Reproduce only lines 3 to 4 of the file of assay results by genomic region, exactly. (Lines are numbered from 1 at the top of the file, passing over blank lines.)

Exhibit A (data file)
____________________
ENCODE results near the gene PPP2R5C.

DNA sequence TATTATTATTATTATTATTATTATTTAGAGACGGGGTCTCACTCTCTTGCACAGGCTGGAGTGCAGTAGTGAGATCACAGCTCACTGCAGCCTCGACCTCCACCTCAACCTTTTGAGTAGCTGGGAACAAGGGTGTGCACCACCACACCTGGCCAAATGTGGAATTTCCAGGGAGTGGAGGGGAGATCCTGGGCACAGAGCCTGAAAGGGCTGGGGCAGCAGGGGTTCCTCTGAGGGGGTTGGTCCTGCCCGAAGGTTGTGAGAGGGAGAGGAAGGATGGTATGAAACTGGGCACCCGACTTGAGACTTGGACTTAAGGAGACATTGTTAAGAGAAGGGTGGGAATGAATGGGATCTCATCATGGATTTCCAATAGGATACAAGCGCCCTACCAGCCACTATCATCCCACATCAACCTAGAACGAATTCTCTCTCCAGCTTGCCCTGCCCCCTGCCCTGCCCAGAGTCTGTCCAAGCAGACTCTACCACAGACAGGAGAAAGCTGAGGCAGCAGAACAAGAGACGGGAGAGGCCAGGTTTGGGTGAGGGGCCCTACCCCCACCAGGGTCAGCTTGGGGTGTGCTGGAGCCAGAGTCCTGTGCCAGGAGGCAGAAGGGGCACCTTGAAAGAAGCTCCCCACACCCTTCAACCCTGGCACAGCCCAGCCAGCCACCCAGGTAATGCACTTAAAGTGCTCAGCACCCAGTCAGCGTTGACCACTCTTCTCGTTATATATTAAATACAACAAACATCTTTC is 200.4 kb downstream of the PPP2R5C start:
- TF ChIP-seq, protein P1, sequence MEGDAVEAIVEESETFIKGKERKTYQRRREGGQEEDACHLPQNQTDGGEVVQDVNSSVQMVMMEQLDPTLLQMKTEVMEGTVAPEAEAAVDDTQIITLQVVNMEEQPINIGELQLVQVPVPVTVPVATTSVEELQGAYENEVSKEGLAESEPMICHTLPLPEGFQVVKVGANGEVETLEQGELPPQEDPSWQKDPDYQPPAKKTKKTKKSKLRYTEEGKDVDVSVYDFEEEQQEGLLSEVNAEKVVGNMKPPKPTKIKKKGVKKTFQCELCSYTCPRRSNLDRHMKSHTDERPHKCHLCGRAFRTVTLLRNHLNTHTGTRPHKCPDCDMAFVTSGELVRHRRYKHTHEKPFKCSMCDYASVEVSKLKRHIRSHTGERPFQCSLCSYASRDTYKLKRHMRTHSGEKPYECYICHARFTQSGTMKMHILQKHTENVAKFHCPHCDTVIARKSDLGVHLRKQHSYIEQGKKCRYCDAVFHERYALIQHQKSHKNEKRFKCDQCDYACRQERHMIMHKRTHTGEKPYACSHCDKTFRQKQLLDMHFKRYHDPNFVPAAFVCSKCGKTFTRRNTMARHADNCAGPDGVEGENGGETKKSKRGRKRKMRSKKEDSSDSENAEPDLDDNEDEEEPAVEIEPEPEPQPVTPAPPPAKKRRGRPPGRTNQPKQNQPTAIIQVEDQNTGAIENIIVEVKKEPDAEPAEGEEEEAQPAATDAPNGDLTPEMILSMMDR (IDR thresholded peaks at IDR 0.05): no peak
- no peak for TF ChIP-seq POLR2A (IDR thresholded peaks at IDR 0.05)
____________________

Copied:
- TF ChIP-seq, protein P1, sequence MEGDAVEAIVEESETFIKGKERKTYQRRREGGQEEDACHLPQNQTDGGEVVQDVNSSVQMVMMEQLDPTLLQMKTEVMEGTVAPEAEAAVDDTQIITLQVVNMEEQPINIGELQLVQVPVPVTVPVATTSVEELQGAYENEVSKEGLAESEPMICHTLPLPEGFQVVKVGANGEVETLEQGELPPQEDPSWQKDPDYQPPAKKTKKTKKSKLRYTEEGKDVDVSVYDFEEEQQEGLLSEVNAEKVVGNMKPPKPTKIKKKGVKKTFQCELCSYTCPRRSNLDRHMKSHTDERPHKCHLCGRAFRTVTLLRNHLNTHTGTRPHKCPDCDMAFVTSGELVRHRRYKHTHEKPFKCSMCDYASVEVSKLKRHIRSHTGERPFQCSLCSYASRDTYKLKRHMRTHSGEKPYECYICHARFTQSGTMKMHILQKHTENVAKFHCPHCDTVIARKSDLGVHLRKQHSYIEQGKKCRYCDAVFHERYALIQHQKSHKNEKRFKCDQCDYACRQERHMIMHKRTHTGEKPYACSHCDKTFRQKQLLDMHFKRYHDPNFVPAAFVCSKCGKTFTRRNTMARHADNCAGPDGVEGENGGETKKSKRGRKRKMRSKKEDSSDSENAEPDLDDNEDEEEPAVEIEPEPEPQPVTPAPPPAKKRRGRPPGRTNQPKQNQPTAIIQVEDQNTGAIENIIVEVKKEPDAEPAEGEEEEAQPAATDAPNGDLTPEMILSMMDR (IDR thresholded peaks at IDR 0.05): no peak
- no peak for TF ChIP-seq POLR2A (IDR thresholded peaks at IDR 0.05)